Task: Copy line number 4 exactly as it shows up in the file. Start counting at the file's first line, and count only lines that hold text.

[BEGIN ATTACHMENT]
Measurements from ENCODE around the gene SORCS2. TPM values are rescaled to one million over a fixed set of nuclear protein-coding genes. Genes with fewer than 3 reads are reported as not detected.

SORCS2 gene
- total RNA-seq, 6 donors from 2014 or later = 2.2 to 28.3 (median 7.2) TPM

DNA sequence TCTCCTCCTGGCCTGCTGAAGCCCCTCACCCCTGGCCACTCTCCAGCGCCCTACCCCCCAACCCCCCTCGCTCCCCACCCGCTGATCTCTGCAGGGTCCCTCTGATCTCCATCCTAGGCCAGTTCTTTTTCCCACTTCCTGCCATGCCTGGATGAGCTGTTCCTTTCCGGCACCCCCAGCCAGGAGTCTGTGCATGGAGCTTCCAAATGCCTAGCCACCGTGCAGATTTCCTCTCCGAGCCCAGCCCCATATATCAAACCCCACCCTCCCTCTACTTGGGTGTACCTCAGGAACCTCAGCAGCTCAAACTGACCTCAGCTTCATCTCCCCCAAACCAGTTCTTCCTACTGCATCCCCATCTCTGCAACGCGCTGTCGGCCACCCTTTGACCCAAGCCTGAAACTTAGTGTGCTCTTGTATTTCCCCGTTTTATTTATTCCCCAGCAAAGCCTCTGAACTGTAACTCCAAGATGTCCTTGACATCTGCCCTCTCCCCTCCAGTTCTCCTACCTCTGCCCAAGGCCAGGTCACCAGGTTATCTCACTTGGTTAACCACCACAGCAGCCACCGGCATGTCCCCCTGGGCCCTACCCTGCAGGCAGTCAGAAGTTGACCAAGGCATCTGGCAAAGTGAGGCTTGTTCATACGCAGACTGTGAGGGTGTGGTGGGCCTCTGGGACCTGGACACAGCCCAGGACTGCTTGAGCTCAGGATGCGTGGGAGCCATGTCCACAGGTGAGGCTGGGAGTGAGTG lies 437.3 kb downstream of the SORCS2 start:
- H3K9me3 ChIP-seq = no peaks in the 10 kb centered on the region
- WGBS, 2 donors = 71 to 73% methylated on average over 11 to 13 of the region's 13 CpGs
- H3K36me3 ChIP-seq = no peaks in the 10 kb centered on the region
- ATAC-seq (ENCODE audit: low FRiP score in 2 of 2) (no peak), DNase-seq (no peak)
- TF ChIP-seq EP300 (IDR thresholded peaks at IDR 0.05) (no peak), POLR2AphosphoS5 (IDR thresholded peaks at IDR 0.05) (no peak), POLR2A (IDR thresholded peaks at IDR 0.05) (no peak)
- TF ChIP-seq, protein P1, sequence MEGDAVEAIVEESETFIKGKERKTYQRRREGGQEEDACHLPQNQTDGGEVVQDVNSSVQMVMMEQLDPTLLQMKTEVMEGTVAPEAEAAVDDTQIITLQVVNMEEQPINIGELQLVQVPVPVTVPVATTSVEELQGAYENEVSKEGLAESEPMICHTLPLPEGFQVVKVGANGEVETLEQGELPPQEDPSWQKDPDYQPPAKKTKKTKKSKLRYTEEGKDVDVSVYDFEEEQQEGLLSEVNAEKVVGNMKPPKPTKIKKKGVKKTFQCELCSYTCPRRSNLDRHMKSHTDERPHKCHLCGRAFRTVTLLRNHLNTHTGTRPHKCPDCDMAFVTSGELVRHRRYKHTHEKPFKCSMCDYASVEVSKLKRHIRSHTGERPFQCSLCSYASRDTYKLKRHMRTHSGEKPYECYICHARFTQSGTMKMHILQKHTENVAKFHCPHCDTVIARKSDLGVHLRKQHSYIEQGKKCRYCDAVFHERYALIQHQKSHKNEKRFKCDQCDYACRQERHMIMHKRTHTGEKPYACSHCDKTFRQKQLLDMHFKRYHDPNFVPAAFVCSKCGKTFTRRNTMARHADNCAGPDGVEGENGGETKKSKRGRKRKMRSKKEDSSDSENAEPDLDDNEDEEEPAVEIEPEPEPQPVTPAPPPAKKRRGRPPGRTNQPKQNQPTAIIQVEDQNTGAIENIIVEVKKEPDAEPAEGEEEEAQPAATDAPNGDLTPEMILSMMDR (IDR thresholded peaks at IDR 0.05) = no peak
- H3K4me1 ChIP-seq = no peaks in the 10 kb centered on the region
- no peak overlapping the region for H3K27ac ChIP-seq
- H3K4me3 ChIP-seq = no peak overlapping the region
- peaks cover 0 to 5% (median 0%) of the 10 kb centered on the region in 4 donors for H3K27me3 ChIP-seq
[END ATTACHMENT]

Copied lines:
DNA sequence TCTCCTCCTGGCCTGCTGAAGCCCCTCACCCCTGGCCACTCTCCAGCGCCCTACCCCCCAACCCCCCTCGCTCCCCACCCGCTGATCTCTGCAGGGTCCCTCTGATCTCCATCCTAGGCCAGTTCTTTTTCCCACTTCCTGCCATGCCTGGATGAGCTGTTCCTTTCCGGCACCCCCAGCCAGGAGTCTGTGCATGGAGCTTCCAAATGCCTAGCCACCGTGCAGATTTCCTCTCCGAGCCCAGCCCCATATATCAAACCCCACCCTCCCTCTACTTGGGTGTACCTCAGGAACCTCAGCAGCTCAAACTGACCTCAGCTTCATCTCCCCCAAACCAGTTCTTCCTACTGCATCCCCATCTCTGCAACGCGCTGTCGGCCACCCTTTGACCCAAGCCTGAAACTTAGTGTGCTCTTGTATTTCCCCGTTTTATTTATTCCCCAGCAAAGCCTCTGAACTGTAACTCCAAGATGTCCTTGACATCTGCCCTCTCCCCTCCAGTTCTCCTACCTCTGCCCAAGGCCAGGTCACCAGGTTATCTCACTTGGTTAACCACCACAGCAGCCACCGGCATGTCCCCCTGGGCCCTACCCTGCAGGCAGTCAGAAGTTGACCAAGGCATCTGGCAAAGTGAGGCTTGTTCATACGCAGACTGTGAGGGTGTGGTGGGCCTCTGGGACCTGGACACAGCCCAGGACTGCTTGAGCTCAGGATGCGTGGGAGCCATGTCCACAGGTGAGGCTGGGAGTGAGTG lies 437.3 kb downstream of the SORCS2 start: